Think about using an over-the-counter (OTC) antacid product for upset stomach or heartburn that does not contain aspirin.

The U.S. Food and Drug Administration (FDA) says that if you use an aspirin-containing product for acid indigestion, upset stomach, sour stomach or heartburn, you risk the potential for having stomach or intestinal bleeding.

To date, stomach bleed cases are rare but possible. Since 2009, the FDA has warned about the potential for stomach bleeding risk when consuming aspirin and other non-steroidal anti-inflammatory drugs (NSAIDs). However, there have been reports of antacid products causing that same effect since the 2009 caution, and some people have had to get a blood transfusion.

Most people don’t consider the potential of stomach products causing more stomach problems because they don’t read the label. Therefore, when considering a product for treating a stomach ailment, always check out the Drug Facts label to see if the product contains aspirin. If it does, you may want to find another product that is friendlier to your stomach.

It’s not that the FDA does not want people to use aspirin at all. The FDA just feels it’s important consumers are educated about the risk antacid products with aspirin can have.

So, when considering which OTC antacid to take for upset stomach, all you have to do is read the Drug Facts label to see if the product has aspirin and has a warning about stomach bleeding. If the medicine contains aspirin, you still have a lot of other options out there that don’t.

Who’s at Higher Risk of Bleeding

The FDA believes antacids with aspirin influence stomach bleed episodes because aspirin acts as a blood thinner. People with risk factors for stomach bleeding are more prone to have a bleeding episode than others when using these products.

People at a higher risk for bleeding when using aspirin-containing aspirin products are people who:

  • Are age 60 or older.
  • Have a history of stomach bleeding or ulcers.
  • Take anticoagulants or blood thinners that reduce the body’s ability to form blood clots.
  • Take steroids to treat inflammation (like prednisone)
  • Take other NSAIDs (like naproxen or ibuprofen).
  • Consume three or more alcoholic drinks daily.

Signs of stomach/intestinal bleeding are abdominal pain, bloody (or black) stools, vomiting blood or feeling faint. If you experience any of these signs, get medical attention as soon as possible.

How to Settle an Upset Stomach

There are alternative treatments for soothing stomach ailments. Look for product labels that say the product is an acid reducer or antacid.

A lot of products on the market for stomach ailments only have antacids like magnesium hydroxide, calcium carbonate or some other antacid. If you suffer from frequent heartburn, you can get acid reducers like H2 blockers (ranitidine, famotidine, cimetidine) or proton pump inhibitors (esomeprazole, omeprazole or lansoprazole).

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Scientific evidence shows that taking an aspirin daily can help prevent a heart attack or stroke in some people, but not in everyone. It also can cause unwanted side effects.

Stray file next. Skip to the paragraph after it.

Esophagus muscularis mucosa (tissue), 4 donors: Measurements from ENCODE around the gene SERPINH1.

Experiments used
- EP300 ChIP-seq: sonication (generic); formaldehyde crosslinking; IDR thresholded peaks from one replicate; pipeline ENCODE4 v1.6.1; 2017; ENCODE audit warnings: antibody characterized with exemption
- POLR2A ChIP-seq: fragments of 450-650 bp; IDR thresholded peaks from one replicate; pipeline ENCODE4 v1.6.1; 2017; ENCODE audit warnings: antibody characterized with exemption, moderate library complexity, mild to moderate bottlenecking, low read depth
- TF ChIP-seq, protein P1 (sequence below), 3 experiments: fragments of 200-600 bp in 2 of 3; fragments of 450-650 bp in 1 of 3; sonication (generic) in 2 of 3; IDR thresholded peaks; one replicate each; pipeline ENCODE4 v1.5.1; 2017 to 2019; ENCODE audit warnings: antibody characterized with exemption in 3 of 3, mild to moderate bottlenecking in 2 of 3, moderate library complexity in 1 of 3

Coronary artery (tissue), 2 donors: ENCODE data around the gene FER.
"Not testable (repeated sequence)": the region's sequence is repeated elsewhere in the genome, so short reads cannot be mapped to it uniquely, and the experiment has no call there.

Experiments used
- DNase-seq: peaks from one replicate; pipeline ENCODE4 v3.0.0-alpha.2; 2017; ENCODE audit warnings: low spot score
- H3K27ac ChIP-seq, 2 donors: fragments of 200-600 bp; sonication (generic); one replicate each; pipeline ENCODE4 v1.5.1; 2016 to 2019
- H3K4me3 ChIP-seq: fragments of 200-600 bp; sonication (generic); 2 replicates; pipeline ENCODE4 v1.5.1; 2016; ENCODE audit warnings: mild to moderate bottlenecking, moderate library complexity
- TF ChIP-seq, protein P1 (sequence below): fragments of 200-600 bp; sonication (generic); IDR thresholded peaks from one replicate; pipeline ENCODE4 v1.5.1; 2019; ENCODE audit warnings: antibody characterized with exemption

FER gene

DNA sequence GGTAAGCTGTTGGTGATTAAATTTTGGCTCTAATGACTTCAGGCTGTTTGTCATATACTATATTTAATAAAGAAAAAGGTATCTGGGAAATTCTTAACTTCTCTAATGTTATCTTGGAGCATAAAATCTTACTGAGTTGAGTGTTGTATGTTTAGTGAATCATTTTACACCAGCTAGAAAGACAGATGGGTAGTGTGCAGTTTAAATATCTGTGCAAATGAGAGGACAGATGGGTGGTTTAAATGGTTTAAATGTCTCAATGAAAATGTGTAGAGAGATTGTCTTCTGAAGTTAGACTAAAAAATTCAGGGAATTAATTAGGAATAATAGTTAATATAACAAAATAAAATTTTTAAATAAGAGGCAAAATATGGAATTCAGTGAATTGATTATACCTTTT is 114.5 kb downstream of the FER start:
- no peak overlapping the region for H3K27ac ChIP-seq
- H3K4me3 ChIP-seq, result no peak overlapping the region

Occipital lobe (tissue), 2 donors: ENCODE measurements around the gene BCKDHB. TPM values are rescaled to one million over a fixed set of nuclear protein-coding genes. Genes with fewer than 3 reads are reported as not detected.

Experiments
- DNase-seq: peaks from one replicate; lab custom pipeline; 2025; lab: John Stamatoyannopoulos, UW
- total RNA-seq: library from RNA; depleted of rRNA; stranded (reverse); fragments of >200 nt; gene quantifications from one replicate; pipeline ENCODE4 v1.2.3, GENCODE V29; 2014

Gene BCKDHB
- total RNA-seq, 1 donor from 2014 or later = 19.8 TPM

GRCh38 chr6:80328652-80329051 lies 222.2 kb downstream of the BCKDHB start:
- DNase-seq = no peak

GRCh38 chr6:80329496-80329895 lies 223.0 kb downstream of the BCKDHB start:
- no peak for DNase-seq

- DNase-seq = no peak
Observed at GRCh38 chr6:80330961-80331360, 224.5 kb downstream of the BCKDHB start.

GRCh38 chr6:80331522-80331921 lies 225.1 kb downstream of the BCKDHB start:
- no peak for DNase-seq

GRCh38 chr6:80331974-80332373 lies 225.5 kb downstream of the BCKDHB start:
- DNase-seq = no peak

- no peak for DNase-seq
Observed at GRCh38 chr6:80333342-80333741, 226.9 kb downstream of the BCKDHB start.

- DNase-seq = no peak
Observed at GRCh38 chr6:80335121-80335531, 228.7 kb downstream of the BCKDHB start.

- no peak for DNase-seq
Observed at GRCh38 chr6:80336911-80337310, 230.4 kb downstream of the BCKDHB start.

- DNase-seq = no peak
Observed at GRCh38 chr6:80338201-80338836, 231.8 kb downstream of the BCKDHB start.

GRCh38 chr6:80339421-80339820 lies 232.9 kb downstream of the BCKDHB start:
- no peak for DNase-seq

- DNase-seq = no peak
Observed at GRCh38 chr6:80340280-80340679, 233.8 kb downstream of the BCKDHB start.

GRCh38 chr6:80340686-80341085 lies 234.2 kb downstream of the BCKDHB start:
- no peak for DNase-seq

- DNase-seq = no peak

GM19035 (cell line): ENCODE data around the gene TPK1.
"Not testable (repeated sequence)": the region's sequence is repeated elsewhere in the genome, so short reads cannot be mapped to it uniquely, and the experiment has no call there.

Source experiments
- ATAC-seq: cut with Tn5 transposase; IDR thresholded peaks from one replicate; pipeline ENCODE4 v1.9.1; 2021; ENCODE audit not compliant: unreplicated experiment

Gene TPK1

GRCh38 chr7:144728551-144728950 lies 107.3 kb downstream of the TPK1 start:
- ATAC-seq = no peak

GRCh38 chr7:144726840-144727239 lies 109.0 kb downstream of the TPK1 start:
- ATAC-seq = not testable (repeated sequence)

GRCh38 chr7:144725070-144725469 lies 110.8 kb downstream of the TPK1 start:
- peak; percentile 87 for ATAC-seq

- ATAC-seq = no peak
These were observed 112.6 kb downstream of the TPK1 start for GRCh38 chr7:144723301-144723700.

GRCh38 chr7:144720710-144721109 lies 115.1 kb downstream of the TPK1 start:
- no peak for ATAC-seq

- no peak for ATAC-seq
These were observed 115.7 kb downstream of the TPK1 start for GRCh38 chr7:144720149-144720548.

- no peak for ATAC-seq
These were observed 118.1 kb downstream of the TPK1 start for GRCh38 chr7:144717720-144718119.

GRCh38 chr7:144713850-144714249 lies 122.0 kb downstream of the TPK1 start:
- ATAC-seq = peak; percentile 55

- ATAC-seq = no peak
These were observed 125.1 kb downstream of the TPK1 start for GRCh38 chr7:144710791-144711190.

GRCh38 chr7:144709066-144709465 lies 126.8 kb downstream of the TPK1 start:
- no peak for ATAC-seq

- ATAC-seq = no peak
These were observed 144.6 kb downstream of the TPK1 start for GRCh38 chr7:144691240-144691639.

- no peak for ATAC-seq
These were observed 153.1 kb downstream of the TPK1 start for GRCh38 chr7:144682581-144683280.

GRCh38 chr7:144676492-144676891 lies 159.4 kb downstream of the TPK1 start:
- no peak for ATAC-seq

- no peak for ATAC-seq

According to Robert Temple, M.D., deputy director for clinical science at the Food and Drug Administration (FDA), one thing is certain: You should use daily aspirin therapy only after first talking to your health care professional, who can weigh the benefits and risks.

Who Can Benefit?

“Since the 1990s, clinical data have shown that in people who have experienced a heart attack, stroke or who have a disease of the blood vessels in the heart, a daily low dose of aspirin can help prevent a reoccurrence,” Temple says. (A dose ranges from the 80 milligrams (mg) in a low-dose tablet to the 325 mg in a regular strength tablet.) This use is known as “secondary prevention.”

However, after carefully examining scientific data from major studies, FDA has concluded that the data do not support the use of aspirin as a preventive medication by people who have not had a heart attack, stroke or cardiovascular problems, a use that is called “primary prevention.” In such people, the benefit has not been established but risks—such as dangerous bleeding into the brain or stomach—are still present.

Caution Needed With Other Blood Thinners

When you have a heart attack, it’s because one of the coronary arteries (which provide blood to the heart), has developed a clot that obstructs the flow of blood and oxygen to the heart. Aspirin works by interfering with your blood’s clotting action.

Care is needed when using aspirin with other blood thinners, such as warfarin, dabigatran (Pradaxa), rivaroxaban (Xarelto) and apixiban (Eliquis).

What about people who have not had heart problems or a stroke but who, due to family history or showing other evidence of arterial disease are at increased risk? Is an aspirin a day a safe and effective strategy for them?

Again, Temple emphasizes, the clinical data do not show a benefit in such people.

He adds, however, that there are a number of ongoing, large-scale clinical studies continuing to investigate the use of aspirin in primary prevention of heart attack or stroke. FDA is monitoring these studies and will continue to examine the evidence as it emerges.